Lydon's Megabugs (Green Umbrella GUDVD5479)
1. Spiders / Mosquitoes / Scorpions / Bees / Leeches 117 minutes
2. Termites / Cockroaches / Flies / Ants / Wasps 117 minutes
is a great value double DVD set, superbly packaged in a slip case with a holographic
cover: watch John change into a bug before your very eyes.
ten episodes of the Discovery Channel series are included, a whopping 3 hours
and 54 minutes' viewing time. John tackles the various bugs he encounters in the
USA with relish, and he's not afraid to subject himself to the horrors of being
stung, eaten, and sucked to illustrate the nature of the nasties on show, if only
to make the point that they are not all that nasty after all, just misunderstood.
also treads an unorthodox path through the subject. He tackles issues such as
urbanisation which threatens the tarantula in the desert outside of Phoenix, and
the subject of alternative medicine with bees being used to treat an MS sufferer,
("does your doctor know about this?" John enquires). John goes in search
of scorpions under the cover of darkness ("they glow in the dark"),
and visits the swamps of Louisiana to get chewed by the leeches. Mosquitoes, "the
most dangerous animals on the planet" is a fascinating episode as we get
to learn the full life cycle of the deadly bug, coupled with John subjecting himself
to 14 minutes unprotected inside a mosquitoe tent, (previous record 3 minutes)!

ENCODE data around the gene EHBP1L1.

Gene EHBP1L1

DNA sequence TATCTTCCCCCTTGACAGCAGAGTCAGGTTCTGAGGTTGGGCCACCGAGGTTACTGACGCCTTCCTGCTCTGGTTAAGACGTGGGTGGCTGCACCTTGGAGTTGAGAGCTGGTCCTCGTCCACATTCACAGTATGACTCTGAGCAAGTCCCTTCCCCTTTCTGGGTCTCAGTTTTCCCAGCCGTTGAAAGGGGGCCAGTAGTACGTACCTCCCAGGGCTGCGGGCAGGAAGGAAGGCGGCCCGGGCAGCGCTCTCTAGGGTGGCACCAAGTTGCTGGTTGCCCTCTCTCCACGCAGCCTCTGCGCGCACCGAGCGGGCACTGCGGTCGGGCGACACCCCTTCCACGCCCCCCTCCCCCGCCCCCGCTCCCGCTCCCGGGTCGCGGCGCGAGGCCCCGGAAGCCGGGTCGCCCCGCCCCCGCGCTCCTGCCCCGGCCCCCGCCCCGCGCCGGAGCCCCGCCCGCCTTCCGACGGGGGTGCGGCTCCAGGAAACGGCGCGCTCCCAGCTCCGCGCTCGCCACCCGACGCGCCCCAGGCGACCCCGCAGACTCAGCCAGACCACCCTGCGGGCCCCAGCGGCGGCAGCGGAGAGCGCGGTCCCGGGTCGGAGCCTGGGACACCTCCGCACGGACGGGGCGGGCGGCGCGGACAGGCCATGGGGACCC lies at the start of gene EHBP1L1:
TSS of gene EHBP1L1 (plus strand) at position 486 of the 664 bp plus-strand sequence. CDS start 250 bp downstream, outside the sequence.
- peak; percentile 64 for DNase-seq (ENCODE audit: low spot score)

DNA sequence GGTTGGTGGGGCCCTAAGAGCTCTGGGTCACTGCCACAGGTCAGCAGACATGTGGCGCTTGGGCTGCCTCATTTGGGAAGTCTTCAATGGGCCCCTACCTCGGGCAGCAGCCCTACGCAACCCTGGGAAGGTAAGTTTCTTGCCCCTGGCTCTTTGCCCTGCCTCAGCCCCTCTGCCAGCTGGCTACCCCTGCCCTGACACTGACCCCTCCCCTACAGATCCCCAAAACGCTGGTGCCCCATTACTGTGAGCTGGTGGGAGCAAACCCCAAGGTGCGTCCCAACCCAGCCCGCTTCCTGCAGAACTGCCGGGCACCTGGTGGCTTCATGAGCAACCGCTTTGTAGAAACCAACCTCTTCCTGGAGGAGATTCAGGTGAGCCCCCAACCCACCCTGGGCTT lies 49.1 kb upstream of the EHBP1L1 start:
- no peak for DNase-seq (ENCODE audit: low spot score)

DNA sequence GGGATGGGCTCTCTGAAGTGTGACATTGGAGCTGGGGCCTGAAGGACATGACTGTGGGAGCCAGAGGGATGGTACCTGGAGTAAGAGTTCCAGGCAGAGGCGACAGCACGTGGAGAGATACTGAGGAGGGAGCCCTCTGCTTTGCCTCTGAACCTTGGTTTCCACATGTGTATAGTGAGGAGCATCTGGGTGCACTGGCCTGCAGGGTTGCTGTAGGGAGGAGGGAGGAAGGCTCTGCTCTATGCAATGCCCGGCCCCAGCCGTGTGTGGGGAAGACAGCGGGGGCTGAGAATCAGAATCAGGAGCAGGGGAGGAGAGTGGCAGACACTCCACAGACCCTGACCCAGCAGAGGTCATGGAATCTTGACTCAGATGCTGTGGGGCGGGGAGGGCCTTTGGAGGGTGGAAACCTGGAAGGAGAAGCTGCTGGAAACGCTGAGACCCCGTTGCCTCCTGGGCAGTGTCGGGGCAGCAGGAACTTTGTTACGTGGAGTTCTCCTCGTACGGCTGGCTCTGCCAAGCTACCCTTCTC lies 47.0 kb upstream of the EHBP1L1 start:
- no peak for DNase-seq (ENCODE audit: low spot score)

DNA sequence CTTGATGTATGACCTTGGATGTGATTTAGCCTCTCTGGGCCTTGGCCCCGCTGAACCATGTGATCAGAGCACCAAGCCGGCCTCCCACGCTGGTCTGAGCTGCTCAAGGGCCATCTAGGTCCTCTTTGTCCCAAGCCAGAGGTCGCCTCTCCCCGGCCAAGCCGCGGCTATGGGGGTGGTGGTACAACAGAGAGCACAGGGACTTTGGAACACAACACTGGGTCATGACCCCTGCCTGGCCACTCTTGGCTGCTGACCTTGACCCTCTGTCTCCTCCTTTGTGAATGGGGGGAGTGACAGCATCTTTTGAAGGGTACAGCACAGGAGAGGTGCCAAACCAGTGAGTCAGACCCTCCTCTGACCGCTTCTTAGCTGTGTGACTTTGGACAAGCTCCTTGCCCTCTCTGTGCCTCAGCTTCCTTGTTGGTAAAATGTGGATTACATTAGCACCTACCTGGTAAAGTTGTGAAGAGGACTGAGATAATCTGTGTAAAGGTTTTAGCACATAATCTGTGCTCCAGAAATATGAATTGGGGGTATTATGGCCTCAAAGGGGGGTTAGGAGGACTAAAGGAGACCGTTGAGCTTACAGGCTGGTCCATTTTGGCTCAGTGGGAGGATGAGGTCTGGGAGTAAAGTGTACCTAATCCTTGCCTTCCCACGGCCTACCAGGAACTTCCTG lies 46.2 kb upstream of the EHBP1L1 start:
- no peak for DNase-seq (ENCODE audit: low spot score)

You can feel his pain!
Amercian deep south is home to many of the nasties, and the woods outside New
Orleans provide the backdrop for John's exposure to termites, a species that not
only weighs more than the human race but prove to be environmental heroes! Cockroaches,"the
ultimate recyclers", love the dark, and therefore John heads down sewage
pipes. As for flies, it's a story of filth and sex tourists: keep an eye out for
maggots on the move. John climbs into a freshly excavated pit to see a colony
of ants at work, and then goes out at night to see leaf cutter ants doing just
that; cutting leaves and taking them back to their colony to produce fungus. Johnny
dons a protective suit and tackles a vicious looking wasps nest in the final episode,
and finds himself a queen bee. A strength of the series is the quality of the
close-ups, the jellow jacket bees proving specatular. As per the theme of the
series, the megabugs have a positive side, with wasps proving their worth in preserving
shows that even the most fearsome megabugs have a purpose and a right to exist,
although extermination where appropriate is welcolmed by John, such as an horrendous
cockroach infestation. The series carries a pro-environmental and pro-nature message,
but crucially it's delivered in an entertaining way. It reminded me of the Horrible
Histories range of books which seek to educate by entertainment. John and the
Discovery Channel pull off a similar feat for a more mature audience with Megabugs,
and that is quite some achievement.
by Phil Singleton
Save The Sex Pistols ©2005 Phil Singleton / www.sex-pistols.net
All rights reserved. Not to be reproduced without permission.